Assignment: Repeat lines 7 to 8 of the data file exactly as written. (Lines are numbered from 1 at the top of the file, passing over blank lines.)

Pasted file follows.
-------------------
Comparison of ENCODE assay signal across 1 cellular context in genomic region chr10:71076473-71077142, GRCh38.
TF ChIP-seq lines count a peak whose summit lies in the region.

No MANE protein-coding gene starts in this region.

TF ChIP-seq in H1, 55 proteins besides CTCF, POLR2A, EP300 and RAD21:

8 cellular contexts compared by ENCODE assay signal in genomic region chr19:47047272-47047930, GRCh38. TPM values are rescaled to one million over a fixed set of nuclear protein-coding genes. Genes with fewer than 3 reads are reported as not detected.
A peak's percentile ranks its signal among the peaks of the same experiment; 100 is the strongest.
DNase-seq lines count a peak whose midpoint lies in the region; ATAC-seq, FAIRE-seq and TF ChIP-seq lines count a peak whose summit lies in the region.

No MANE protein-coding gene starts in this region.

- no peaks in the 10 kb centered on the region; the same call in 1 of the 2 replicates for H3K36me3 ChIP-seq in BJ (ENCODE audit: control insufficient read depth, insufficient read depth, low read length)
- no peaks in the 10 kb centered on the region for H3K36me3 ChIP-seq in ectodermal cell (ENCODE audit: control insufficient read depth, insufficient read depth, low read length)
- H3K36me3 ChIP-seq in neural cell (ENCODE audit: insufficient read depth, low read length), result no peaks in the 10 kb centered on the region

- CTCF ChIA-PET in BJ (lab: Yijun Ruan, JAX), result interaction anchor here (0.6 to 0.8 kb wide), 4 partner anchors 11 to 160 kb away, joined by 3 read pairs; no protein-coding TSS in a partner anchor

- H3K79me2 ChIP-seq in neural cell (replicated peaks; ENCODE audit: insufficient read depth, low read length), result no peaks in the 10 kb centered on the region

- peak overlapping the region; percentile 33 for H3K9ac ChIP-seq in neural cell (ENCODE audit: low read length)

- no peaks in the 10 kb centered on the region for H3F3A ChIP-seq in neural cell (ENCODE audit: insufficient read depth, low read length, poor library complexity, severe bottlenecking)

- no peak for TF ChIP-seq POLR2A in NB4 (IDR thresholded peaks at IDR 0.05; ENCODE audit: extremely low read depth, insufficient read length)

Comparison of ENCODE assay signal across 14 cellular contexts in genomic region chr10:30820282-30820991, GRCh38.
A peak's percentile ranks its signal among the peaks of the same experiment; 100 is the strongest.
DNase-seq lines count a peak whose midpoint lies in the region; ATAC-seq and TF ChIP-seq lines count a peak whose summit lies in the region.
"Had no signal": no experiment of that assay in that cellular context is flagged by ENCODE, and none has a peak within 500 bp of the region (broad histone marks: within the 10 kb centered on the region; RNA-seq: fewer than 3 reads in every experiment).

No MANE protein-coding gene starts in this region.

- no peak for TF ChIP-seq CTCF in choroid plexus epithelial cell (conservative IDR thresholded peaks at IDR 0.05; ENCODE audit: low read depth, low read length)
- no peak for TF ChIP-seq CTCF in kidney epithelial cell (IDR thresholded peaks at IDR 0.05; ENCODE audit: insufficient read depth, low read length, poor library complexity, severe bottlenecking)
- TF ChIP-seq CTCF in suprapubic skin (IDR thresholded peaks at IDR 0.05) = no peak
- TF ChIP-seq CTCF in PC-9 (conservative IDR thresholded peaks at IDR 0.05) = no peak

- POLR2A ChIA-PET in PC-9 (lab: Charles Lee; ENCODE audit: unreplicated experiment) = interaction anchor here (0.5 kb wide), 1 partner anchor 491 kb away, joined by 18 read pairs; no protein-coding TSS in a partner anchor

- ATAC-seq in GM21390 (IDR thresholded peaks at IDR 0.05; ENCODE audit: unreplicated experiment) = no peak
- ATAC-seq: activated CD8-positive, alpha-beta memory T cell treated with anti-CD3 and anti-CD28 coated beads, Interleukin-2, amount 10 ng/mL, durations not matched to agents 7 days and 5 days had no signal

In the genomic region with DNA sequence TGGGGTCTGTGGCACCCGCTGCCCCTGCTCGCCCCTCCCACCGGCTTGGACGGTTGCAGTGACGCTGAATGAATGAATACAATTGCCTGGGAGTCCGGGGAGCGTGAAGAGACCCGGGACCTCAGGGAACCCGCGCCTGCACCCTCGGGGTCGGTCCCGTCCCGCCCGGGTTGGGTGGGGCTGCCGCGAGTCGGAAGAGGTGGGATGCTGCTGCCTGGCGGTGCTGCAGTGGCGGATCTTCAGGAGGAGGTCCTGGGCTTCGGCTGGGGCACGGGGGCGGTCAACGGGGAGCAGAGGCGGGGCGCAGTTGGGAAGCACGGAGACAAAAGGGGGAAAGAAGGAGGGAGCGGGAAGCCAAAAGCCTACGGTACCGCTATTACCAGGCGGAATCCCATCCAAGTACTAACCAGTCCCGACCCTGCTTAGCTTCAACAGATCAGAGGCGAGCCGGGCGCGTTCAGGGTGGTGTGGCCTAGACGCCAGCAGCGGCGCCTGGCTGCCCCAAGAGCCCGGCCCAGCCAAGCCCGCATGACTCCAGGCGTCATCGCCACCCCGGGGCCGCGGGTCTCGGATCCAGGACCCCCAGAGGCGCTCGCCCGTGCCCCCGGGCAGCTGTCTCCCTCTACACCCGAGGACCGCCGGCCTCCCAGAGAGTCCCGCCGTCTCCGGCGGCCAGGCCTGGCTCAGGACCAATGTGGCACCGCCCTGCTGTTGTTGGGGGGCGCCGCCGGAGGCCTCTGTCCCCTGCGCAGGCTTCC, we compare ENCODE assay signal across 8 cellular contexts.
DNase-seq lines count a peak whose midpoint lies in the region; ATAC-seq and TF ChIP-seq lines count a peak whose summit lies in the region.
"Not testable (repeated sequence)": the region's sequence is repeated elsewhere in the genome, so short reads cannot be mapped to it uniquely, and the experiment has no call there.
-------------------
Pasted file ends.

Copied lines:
DNase-seq lines count a peak whose midpoint lies in the region; ATAC-seq, FAIRE-seq and TF ChIP-seq lines count a peak whose summit lies in the region.

No MANE protein-coding gene starts in this region.